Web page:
The timing for the letter will also be affected by the Court approval process for the content of letters. We continue to be involved to ensure that the content of the letters is as fair and reasonable as possible.
Does this open the floodgates for speculative invoicing of identified infringers?
Speculative invoicing has always been a major concern for us. Because rights holders need to submit a draft letter to the Court before they contact our customers, we expect that the risk of speculative invoicing practices will be avoided.
What’s more, we hope these conditions will prevent future speculative invoicing becoming common practice in Australia.
How will this affect customers in general?
It is up to content owners whether they take this course of action in future. It is also up to the courts as to whether or not they will grant each ‘Preliminary Discovery’ order, which needs to be made before ISPs can release any details. Although there are any number of rights holders who can take action like this, given the process and outcome in this case we’re hopeful that the strict conditions will reduce the likelihood of similar applications being made in the future.
Will changing ISPs solve the issue?
No. Changing your ISP now will not make any difference if your account has been linked with an alleged infringement already. The situation relates to past conduct (during the period of 2 April 2014 to 27 May 2014) and involves a number of internet companies as well as us.
What about future requests for details by other copyright owners?
‘Preliminary Discovery’ is a normal process for obtaining details prior to building a case for Court. Any party can lodge an application for consideration by the court on a case-by-case basis.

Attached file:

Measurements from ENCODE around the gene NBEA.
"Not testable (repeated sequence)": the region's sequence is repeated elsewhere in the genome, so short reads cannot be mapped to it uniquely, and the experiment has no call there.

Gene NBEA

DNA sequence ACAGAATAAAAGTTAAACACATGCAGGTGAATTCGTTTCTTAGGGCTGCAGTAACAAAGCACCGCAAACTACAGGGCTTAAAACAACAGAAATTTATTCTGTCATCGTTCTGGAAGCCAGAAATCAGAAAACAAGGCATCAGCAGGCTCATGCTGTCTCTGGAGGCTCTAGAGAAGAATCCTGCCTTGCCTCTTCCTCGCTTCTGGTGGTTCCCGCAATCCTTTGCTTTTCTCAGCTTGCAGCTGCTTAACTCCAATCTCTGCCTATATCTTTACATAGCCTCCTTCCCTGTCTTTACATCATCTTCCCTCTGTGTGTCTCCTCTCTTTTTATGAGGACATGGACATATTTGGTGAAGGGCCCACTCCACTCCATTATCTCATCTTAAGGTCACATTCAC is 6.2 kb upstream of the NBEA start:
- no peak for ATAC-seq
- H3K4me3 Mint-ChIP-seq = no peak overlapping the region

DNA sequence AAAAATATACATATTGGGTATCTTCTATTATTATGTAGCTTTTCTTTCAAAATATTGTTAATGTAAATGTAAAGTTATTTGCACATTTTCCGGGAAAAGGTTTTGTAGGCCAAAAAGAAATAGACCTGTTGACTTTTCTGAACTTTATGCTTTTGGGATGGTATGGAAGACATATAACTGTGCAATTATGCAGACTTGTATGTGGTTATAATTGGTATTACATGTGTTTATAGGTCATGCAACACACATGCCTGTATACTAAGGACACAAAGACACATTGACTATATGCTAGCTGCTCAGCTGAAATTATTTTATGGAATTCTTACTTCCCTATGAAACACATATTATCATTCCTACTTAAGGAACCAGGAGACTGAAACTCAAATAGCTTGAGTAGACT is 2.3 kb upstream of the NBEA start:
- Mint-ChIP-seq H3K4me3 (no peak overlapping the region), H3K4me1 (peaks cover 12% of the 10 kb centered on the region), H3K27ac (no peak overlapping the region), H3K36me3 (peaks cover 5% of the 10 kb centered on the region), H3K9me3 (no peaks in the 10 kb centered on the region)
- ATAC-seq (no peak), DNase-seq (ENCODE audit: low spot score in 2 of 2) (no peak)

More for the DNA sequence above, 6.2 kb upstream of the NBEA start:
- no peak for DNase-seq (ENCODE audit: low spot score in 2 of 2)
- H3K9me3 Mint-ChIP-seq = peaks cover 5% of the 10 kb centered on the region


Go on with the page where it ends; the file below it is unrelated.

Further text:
You should be aware, however that the Federal Government is changing the law to increase the ability for government agencies to access your information without a court order or warrant.
Why we took them on
We’re proud of the fact we took these guys on and while rights holders may claim a win on paper, we certainly achieved a result that will dent, if not break, the ‘business model’ of aggressive rights holders trying to bully the average consumer based on limited evidence of infringement.
Here’s what we consider as ‘wins on the board’:
The initial letter issued by the rights holders must first be approved by the Judge. The extent to which the Court is willing to restrict what can be said in the letters will become clearer shortly when the Judge hands down the Court’s orders. The Court has described previous letters sent by Voltage as “very aggressive”. We are hopeful that the Court will ensure that the letters to our customers in this case will be considerably less threatening. If the Court permits it, we intend to continue our involvement in the application to ensure that customers are treated as fairly and reasonably as possible.
iiNet will not be required to hand over the phone numbers or email addresses of the customers that appear on the list of people who allegedly shared the film.
The rights holders will be required to cover the cost that ISPs incur for sourcing and providing the details.
We believe that these conditions may seriously disrupt the business case supporting speculative invoicing, enough to possibly discourage DBC, Voltage or other rights holders from taking similar action in future.
While we’re satisfied with the result and won’t be appealing the decision, there may still be implications for some customers.
If you do receive a letter you may want to get legal advice.
iiNet’s focus also turns to the industry copyright code scheme being developed by the Communications Alliance, in conjunction with rights holders and ISPs. The code, once approved, should supersede any current arrangements, but preliminary discovery will still be an option.
We’ll continue to do what we can to make quality entertainment more accessible to our customers. Our partnerships with Netflix and Fetch TV are examples of this and, as more opportunities become available in the future, we’ll be looking into them.